Build-A-Bear Workshop: Smarter Than Your Average Toy Store

While toy stores sell products and movie theatres sell entertainment, Build-A-Bear sells both through aligned business and operating models and an innovative, process-driven approach that appeals to Mama Bears, Papa Bears, Sister Bears, and Brother Bears alike.


Founded in 1997 in reaction to a stock-out of stuffed animals at her local shopping outlet, founder Maxine Clark decided it would be better if she could create her own furry friend.[1]  18 years later, Build-A-Bear Workshop is a publicly traded company that operates 452 stores around the world, enabling customers to create and personalize their own inanimate creatures.[2]

Business Model.

Build-A-Bear was designed to deliver a personalized, fun, and inspirational shopping experience for its consumers.  While Build-A-Bear earns revenue through sales of individually created stuffed animals, its unique and memorable shopping experience remains its true competitive advantage.  According to Clark, “we’ve always been a customer-centric organization…I believe that we don’t sell products, we sell smiles.”[3]

Build-A-Bear’s business model necessitates operations in three sectors:  company-owned retail stores throughout the US, Puerto Rico, Ireland, and the UK, international stores operated under franchise agreements, and commercial sales to business partners of various industries.  Build-A-Bear achieved nearly $400 Million in revenues in 2014, of which 60% of sales were attributed to its core customers, children ages 3-12 .[4]

Operating Model.

The success of Build-A-Bear’s business model hinges on its ability to create an enduring trust and emotional attachment with its customers.  This makes Build-A-Bear’s operating model particularly interesting, as it masterfully created an operating model that enables value to be captured through both its product and experience while simultaneously satisfying the demands of its consumers, employees, and shareholders.  How does it do this?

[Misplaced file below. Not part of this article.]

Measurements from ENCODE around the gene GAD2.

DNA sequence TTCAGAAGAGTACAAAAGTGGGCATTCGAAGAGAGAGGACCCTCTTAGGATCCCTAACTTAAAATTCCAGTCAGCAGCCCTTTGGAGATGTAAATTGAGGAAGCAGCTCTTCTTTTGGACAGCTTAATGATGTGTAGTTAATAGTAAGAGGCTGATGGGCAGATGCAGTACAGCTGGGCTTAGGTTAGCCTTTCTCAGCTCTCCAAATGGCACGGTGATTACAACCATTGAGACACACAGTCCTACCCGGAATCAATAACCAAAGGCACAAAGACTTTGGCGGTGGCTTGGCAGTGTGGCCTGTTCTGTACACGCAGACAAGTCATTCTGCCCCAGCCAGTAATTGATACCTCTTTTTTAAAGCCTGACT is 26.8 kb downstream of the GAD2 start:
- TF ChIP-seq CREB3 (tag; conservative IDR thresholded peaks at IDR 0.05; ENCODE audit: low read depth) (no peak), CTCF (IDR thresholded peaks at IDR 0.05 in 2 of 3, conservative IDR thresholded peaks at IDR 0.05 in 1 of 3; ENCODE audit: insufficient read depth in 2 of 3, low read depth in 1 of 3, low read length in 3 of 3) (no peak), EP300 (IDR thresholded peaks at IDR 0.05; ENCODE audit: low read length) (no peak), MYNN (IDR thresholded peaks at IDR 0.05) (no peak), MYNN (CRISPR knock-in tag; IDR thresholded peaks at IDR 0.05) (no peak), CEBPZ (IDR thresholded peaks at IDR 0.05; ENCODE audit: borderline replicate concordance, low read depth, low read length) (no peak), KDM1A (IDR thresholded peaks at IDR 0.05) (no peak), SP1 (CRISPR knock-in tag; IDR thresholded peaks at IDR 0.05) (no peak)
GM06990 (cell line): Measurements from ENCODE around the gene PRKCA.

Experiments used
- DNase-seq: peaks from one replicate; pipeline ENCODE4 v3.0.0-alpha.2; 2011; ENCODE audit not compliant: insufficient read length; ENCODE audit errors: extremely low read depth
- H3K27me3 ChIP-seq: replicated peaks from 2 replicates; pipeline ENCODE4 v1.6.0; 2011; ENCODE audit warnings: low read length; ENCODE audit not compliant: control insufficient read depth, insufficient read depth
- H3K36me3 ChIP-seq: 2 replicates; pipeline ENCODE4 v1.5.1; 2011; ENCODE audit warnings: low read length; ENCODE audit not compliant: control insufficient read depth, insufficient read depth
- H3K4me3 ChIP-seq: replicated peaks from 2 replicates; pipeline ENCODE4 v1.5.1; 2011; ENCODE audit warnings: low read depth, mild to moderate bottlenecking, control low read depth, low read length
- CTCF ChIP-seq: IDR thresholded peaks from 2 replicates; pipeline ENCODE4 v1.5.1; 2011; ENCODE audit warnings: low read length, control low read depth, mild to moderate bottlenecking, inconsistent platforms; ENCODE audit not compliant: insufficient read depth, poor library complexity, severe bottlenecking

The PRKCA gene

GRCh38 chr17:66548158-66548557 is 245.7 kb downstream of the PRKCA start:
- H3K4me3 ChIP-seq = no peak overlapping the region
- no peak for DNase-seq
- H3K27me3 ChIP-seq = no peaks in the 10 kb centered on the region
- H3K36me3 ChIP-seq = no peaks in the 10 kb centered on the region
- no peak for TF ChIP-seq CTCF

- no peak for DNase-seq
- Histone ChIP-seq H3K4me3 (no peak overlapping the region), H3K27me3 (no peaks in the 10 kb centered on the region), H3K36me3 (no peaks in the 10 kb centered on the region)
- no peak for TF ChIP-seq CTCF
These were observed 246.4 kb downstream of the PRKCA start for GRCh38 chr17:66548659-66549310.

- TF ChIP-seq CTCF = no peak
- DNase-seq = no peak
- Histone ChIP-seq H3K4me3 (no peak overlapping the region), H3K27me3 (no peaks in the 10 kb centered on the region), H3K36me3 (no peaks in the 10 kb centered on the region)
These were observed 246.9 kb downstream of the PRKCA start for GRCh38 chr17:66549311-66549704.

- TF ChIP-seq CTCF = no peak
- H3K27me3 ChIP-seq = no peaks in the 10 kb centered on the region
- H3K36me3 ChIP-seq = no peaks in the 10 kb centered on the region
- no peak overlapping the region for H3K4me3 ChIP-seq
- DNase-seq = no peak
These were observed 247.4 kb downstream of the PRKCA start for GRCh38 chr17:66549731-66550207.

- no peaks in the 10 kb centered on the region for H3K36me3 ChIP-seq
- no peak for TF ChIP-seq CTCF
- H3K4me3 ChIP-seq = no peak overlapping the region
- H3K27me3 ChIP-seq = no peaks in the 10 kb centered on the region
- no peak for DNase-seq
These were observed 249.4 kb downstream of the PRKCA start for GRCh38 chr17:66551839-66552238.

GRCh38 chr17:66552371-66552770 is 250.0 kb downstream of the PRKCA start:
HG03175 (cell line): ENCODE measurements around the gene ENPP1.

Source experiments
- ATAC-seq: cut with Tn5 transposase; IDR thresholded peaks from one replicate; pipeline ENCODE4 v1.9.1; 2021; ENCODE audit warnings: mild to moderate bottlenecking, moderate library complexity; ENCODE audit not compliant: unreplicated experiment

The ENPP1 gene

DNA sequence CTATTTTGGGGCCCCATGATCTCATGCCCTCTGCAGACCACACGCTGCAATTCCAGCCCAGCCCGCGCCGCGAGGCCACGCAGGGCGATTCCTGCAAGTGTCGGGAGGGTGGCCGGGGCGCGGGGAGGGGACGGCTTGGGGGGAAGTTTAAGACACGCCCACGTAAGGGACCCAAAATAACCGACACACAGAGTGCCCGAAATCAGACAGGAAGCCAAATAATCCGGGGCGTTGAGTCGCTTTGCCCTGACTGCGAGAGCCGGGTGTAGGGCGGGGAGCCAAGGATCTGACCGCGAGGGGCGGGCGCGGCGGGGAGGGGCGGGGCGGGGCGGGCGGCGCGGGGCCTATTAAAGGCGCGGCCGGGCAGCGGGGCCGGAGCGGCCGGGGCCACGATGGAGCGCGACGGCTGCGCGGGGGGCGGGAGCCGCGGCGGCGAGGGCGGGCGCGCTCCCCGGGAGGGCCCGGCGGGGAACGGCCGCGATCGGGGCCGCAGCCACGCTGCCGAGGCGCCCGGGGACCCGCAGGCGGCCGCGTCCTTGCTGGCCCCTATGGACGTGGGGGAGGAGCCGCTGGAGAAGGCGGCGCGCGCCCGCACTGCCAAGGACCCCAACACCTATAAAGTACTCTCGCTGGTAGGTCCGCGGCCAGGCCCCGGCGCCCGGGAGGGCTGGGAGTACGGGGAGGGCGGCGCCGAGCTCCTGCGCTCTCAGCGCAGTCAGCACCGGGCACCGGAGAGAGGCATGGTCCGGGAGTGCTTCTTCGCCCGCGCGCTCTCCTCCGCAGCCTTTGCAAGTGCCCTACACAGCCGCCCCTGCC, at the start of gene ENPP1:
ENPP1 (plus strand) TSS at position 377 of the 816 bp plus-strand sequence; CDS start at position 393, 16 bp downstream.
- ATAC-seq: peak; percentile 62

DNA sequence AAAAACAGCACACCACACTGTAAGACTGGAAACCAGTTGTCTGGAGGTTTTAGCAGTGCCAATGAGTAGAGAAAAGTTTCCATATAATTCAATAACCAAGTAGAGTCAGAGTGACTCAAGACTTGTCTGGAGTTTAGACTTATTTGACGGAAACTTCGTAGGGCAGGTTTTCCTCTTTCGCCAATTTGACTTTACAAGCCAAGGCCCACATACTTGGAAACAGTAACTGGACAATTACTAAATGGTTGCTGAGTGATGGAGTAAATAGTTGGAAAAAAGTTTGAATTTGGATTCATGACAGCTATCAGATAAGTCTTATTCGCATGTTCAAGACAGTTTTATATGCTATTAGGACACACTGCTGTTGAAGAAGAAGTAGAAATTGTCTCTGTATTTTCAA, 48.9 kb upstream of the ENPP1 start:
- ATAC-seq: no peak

Build a bear employee

An Energized Workforce

For the seventh straight year, Build-A-Bear ranked as one of Forbes’ 100 Best Places to Work.[5]  Of its 4,300 employees, 3,400 work part-time.[6]  This high number of part-time employees is more than a cost-saving measure.  Employees’ enthusiasm and approachability facilitate the in-store environment and contribute to customers’ enjoyment.  With a predominantly part-time workforce (many of which are of teenagers), Build-A-Bear helps build and maintain a sense of freshness, excitement, and job fulfilment among its people, and these qualities shine through to the consumers throughout their in-store journeys.

A Unique In-Store Shopping Experience

Upon arrival, customers are led to an interactive Build-A-Bear production line that guides them through their adventure.  They bring their bears to life through an innovative and streamlined process as explained in the video below.[7]

By making this process fun and personal, Build-A-Bear helps customers attribute positive memories to their purchase, thereby supporting its business model of providing a memorable shopping experience.  Furthermore, Build-A-Bear preserves the integrity of its core in-store experience by maintaining an online platform serving its older customers.  Approximately 20% of revenue comes from consumers over 12 years old who purchase bears as gifts or affinity items, most of which is done online.[8] Meeting their needs in a digital environment both fulfills demand and helps keep the in-store experience pure.  After all, it’s not only important to bring the “right” people in but also to keep the “wrong” ones out.

Strong Commercial Relationships

Build-A-Bear’s portfolio of strategic partnerships allows it to earn revenue throughout the year and outside of the holiday season.  Disney, Major AvengerBearLeague Baseball, Hasbro, Sanrio, and various universities have structured agreements that feature Build-A-Bear initiatives timed with specific events, thus keeping the company relevant to its consumers throughout the year.  For example, the Chicago Cubs feature Build-A-Bear on stuffed animal giveaway days and Disney launches similar promotions timed with movie releases.[9]  Revenue breakdown for FY 2014 was as follows: Q1 – $98M, Q2 – $76M,  Q3 – $87M, and Q4 – $131M.[10]